Forensic pathology is the discipline of pathology concerned with the investigation of deaths where there are medico-legal implications, for example, suspected homicides, death in custody and other complex medico-legal cases.Forensic pathology is a sub-specialty of pathology that focuses on determining the cause of death by examining a corpse. The role of the Forensic Pathologists is to assist coroners, police and courts to resolve critical medical issues, including causes of death, the circumstances in which deaths occurred and how injuries might have been caused. Forensic Pathologists focus on the examination of deceased people. This examination includes a review of medical histories, external examination and CT scans.
Open access to the scientific literature means the removal of barriers (including price barriers) from accessing scholarly work. There are two parallel âroadsâ towards open access: Open Access articles and self-archiving. Open Access articles are immediately, freely available on their Web site, a model mostly funded by charges paid by the author (usually through a research grant). The alternative for a researcher is âself-archivingâ (i.e., to publish in a traditional journal, where only subscribers have immediate access, but to make the article available on their personal and/or institutional Web sites (including so-called repositories or archives)), which is a practice allowed by many scholarly journals.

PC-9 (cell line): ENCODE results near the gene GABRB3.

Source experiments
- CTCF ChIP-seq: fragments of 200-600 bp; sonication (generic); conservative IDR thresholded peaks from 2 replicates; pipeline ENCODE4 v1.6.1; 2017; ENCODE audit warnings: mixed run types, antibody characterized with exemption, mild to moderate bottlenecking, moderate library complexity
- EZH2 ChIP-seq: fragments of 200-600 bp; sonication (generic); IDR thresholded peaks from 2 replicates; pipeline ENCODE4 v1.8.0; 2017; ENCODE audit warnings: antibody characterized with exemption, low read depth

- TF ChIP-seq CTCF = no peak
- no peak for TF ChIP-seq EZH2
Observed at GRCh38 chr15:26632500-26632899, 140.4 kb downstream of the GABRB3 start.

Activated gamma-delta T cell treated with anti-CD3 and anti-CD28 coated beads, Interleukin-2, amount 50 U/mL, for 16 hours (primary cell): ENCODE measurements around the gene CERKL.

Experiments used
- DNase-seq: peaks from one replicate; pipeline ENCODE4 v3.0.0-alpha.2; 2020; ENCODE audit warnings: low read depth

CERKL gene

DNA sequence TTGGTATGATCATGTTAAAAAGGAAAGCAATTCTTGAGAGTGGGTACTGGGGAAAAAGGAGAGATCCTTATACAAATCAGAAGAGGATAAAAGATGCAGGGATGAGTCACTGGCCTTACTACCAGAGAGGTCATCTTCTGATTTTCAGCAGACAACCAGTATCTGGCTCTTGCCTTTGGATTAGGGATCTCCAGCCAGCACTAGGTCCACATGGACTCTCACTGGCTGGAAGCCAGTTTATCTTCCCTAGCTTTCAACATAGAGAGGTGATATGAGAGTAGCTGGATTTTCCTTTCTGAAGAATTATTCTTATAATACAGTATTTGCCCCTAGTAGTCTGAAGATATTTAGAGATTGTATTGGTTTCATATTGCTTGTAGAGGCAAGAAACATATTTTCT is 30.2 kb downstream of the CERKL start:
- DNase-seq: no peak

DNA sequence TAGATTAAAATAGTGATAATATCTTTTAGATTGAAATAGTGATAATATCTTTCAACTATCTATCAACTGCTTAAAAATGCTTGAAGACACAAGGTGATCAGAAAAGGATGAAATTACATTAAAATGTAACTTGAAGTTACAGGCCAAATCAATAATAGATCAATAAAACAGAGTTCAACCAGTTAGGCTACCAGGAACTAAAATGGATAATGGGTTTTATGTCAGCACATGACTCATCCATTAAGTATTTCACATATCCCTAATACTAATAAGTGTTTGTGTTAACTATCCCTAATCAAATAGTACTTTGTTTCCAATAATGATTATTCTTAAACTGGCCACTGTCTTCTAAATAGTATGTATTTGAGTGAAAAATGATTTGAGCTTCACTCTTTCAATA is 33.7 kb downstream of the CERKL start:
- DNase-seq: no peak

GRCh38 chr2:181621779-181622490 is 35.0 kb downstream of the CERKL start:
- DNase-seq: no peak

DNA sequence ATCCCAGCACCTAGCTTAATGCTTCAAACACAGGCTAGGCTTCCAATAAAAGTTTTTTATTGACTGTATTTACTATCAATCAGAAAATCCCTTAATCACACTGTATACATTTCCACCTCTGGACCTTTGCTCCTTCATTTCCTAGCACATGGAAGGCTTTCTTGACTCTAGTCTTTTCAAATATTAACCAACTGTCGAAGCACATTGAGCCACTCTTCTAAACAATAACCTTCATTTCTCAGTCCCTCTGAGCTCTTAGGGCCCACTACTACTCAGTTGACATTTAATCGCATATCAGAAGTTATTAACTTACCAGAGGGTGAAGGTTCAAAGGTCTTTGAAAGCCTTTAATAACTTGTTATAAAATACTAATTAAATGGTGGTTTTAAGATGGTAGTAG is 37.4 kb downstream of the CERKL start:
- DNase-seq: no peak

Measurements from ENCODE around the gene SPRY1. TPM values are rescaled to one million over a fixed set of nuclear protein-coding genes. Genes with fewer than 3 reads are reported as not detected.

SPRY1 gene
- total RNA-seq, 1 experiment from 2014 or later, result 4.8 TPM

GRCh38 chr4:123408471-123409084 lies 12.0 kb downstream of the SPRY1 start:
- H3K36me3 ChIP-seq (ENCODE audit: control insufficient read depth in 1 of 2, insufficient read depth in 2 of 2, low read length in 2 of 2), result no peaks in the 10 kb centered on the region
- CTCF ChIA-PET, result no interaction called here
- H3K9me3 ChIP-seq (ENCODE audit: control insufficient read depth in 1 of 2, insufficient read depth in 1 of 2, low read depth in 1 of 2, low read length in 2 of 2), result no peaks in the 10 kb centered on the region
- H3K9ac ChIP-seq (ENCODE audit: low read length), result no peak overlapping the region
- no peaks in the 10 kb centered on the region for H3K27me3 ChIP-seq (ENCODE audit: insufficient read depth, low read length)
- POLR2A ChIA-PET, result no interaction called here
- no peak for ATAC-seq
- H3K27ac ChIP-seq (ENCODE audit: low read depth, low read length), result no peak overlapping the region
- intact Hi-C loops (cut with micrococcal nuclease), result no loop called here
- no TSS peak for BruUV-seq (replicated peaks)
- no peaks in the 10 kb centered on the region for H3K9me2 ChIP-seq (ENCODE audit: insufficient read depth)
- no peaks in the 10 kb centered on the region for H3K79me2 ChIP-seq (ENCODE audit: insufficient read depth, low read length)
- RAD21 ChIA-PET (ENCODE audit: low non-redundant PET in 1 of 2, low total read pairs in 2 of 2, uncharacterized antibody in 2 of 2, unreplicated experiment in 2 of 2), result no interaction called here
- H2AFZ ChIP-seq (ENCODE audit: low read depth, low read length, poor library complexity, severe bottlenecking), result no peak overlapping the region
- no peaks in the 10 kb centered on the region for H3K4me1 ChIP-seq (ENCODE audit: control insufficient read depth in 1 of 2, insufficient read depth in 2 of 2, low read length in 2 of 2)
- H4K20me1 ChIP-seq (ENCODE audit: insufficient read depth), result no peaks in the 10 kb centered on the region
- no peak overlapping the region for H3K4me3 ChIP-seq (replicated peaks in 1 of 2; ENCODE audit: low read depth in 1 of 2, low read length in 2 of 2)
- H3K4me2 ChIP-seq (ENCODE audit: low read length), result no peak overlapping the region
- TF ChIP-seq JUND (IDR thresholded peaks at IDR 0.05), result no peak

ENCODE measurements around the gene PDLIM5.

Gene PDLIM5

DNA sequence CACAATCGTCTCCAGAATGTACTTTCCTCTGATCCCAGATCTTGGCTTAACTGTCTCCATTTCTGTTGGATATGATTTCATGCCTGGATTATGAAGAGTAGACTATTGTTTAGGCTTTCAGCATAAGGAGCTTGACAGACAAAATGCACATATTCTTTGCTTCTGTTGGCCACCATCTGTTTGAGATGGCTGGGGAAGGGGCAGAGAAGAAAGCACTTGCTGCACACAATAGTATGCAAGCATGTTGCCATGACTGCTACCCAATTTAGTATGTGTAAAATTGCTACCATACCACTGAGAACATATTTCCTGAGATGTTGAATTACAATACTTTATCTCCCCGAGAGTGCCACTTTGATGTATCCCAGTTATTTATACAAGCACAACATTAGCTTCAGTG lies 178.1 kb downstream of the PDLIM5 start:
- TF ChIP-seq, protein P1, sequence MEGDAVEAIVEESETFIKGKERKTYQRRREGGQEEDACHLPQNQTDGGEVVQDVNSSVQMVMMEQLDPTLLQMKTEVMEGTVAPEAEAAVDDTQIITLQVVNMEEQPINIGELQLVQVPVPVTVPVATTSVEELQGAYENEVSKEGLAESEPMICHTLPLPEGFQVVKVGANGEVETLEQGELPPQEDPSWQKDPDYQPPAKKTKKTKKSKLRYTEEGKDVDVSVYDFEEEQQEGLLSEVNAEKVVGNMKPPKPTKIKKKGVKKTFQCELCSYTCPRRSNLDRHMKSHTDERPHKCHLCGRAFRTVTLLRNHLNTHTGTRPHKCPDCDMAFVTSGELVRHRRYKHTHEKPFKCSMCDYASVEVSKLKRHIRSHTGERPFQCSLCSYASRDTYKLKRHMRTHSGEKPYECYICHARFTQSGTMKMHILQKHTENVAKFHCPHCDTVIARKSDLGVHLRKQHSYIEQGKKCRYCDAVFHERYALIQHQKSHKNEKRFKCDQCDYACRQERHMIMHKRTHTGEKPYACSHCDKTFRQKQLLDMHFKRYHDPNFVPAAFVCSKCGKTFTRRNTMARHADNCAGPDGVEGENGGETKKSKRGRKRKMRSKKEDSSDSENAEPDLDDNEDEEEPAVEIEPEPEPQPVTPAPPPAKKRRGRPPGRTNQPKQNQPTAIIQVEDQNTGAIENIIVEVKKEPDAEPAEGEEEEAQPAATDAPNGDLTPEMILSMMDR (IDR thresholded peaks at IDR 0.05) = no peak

Open Access raises practical and policy questions for scholars, publishers, funders, and policymakers alike, including what the return on investment is when paying an article processing fee to publish in an Open Access articles, or whether investments into institutional repositories should be made and whether self-archiving should be made mandatory, as contemplated by some funders.
Last date updated on September, 2014